Allusions to ḵeżāb, particularly to “negārin” hands (i.e., adorned with henna designs), are also found in classical Persian poetry, such as: Čun dom-e qāqom karda sar-angošt siāh “She has blackened her finger tips like an ermine’s tail tip” (Kesāʾi Marvazi [10th cent.], in Deraḵšān, p. 32); Negārinā ba šamšir-at če ḥājat / Marā ḵod mikošad dast-e negārin “O sweetheart, thou needst not a sword [to kill me], [for] thy negārin hand itself killeth me” (Saʿdi [13th cent.], p. 126; see also pp. 209, 443, 613 and 626 for negārin hands, and p. 326 for ne-gārin feet); “when hennaed, thy crystalline fingertip[s] . . . make pale a five-digitated coral (panja-ye marjān)” (Rokn Jāmi [?], cited by Šaraf-al-Din Rāmi [2nd half of the 14th cent.], p. 45).
Thanks to European travelers and envoys to Persia, we have much information on the practice of hennaing hands and feet from the Safavid period onwards. Tavernier (I, p. 171), during his passage through Kermān and Yazd in 1654, noted that Yazd natives “make a lot of rosewater and of another sort of water [sic], extracted from a plant called hina [sic], which they use as a tincture to redden their hands or their nails” (by “water” he probably means henna powder diluted in water; according to an expert, no distillate (ʿaraq) is made with henna leaves or flowers in Persia). Pietro Della Valle (d. 1652) reports a curious episode during his trek to Māzandarān in 1618. He and his non-Persian, Christian wife had to spend a night at a local lady’s home in a hamlet. All the local womenfolk having gathered there to see those strangers, his wife gave every one a small gift, including some henna. After dinner, she asked them to henna their hands “in honor of the hostess . . .” because this Oriental custom of women’s gathering and hennaing while chatting “is a sign of festivity and merriment.” He adds that hennaing both hands up to wrists and sometimes drawing henna designs on them (see negār above) are believed to beautify the hands, to enhance the whiteness of forearms and arms, and at the same time to protect hands from accidental injuries; when washed the next day, the hands are stained light orange, but if the henna paste is too thick, the result will be an unsightly dark red. Olearius remarks (tr., p. 284) that another custom of Persians is to stain their hands and feet or only their fingers or nails with a “yellowish red dye,” and that, even washed every day, the stained parts remain so over fourteen days.
Jean Chardin (III, pp. 314-15; IV, p. 13) notes that both men and women usually henna their hands, feet and, sometimes, their face to avoid sunburn and to protect them from the eventual injuries caused by very cold weather or water (e.g., cracks in the skin; for the latter purpose, henna is rubbed also on horses’ legs). The hennaed body parts are kept wrapped up overnight so that the henna “takes” (cf. de Thévenot [1727?], according to whom hennaing is done “especially in winter . . . , not so much for . . . . adornment, as because it prevents chapped skin”; quoted by Massé, p. 781).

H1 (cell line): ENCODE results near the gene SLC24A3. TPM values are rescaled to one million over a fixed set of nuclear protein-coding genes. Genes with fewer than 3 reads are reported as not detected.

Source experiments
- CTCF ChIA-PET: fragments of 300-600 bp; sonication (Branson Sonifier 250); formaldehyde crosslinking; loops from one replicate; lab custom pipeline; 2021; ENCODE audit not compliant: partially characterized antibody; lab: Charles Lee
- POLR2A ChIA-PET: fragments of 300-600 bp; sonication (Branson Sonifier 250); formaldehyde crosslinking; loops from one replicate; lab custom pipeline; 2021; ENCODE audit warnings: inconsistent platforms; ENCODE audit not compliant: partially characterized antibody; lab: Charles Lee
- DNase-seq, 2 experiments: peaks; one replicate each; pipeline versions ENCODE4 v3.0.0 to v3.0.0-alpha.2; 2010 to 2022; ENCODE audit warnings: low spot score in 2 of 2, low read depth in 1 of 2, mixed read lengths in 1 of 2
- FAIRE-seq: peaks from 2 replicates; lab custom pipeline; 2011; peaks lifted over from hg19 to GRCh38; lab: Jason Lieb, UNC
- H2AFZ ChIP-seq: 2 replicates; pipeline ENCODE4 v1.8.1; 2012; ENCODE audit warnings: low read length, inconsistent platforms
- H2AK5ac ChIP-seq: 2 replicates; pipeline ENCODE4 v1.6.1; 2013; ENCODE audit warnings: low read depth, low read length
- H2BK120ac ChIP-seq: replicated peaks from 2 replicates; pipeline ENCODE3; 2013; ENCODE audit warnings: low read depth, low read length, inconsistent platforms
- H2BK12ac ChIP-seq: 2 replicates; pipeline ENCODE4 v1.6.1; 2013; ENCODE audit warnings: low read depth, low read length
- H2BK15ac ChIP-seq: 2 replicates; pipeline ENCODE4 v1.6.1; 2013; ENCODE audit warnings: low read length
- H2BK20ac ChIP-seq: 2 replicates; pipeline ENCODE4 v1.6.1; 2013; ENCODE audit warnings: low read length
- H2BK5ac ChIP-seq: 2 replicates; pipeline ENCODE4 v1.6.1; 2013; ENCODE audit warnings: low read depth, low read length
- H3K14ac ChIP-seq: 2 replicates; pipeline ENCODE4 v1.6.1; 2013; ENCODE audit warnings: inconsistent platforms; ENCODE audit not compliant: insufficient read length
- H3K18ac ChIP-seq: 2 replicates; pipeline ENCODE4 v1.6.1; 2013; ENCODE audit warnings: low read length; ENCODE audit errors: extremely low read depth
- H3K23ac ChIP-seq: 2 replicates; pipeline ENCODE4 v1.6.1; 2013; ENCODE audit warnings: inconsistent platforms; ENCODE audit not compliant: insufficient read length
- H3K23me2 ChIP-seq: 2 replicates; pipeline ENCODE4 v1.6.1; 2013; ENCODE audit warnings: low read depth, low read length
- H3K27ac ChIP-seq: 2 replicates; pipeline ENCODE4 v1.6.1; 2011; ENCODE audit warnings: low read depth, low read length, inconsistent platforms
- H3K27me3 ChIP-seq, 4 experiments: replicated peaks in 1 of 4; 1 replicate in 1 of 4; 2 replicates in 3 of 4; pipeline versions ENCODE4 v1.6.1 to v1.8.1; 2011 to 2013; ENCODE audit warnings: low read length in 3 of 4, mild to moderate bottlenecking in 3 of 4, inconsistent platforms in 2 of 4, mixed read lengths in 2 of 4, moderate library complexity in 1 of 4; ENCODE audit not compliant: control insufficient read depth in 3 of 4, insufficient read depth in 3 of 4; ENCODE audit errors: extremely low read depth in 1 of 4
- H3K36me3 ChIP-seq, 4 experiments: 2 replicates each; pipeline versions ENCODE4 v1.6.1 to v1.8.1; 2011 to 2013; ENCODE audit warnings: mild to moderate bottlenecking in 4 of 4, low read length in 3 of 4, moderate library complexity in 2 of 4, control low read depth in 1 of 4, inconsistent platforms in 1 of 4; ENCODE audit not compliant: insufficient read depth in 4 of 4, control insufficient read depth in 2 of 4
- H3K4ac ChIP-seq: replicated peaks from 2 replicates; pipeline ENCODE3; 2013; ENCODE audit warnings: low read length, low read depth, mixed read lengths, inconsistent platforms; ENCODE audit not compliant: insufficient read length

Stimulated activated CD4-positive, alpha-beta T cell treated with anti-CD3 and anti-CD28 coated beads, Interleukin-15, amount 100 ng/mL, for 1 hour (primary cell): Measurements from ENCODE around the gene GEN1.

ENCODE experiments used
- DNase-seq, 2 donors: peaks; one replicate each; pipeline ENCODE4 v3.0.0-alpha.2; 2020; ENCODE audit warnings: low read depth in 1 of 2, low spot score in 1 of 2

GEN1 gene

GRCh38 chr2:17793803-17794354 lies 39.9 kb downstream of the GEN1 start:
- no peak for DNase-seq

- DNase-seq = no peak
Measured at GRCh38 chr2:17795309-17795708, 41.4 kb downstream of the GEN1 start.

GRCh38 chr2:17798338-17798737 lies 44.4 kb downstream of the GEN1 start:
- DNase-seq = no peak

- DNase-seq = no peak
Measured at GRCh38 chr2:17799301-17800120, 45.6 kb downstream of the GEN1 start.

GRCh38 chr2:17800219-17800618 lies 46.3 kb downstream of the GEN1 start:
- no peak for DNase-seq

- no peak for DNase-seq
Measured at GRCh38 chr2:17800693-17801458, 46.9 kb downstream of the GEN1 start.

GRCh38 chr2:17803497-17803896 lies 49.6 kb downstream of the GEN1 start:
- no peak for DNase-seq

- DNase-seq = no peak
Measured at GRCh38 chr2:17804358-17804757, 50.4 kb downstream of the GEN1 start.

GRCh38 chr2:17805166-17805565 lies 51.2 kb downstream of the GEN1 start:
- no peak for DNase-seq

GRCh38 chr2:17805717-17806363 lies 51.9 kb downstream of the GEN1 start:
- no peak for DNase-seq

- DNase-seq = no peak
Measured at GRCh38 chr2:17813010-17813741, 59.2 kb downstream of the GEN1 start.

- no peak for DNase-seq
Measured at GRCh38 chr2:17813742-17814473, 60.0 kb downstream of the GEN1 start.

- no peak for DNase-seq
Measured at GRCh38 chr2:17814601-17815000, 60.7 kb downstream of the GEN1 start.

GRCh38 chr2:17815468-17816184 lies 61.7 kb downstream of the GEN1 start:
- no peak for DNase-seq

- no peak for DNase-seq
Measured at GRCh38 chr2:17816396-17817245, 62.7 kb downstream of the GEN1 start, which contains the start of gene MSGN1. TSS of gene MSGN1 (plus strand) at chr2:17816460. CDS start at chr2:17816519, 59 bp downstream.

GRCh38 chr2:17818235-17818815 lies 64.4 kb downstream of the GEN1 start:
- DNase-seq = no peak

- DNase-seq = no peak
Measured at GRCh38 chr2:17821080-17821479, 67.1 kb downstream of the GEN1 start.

The matrimonial ḥanā-bandān. This ceremony (lit., “feast/ceremony of henna application”), of hennaing the palms, fingernails, and soles of both the bride and the groom before the wedding night, seems to be an old custom but of unknown origin and symbolic significance. Probably the oldest extant reference in Persian literature to hennaing a bride’s hands is by Rudaki (d. 329/940-41), the earliest great Persian poet: “The lāla “tulip” [but here most likely “corn poppy,” šaqāyeq] is laughing from afar in a field / like the henna-stained hand of a bride” (apud Nafisi, p. 405).
Ḥanā-bandān is performed with great local variations in procedure and elaboration in Persia even by many urbanized but traditional families. From Afghanistan we have a detailed report by Ria Hackin and Ahmad Ali Kohzad of the lengthy ceremonies of a marriage between two well-to-do urban families, including the rituals of hennaing, of which the main features are noted here. On the “henna night” (pp. 182-86), after a late dinner served at the groom’s home to the two families’ numerous guests, after midnight the groom and his close relatives and friends, preceded by local musicians singing and playing, set out for the fiancée’s home, where she already has been installed, silent and motionless, “almost concealed” under her bridal veil, while her womenfolk are bustling about. In front of her, on decorated wooden platters (ṭabaq; two or more) are arranged the presents (turban, garment, etc.) destined to be conveyed later to the groom’s home. Henna paste is spread on one of the platters. To begin the hennaing process, the girl is made to turn up the hollow of her right hand and place it on her head. Then her future mother-in-law makes a pellet with some of that henna paste, hides in it a (gold or silver) wedding ring and a candy, places the pellet on the girl’s palm, and fastens it to the hand with a special piece of silk. The girl’s sisters, cousins, etc. do the same with her. After the guests are gone, the girl’s hand is freed and the said gifts are collected. Then her mother applies that henna paste on her palms and feet, and envelops these in pieces of cloth. The henna paste must remain there overnight and is washed away the next morning. After this ceremony, late at night, the platters are taken to the groom’s home by professional ṭabaq-carriers accompanied by the musicians and a host of merrymakers. The carriers enter the courtyard while deftly dancing to the music with the platters on their heads (in this connection, see also some reports from Persia below). Then the groom’s father helps him dress with the presents sent by the other party, and, taking his son’s right hand, smears his palm and little finger with that henna paste, and covers them with pieces of cloth. Meanwhile the musicians sing a specific long, popular song, with this refrain: “Bring henna; smear his hands with it.” The unmarried friends of the groom rush to get a little of the wedding henna, for “it is believed to give them the chance to be married in the same year.”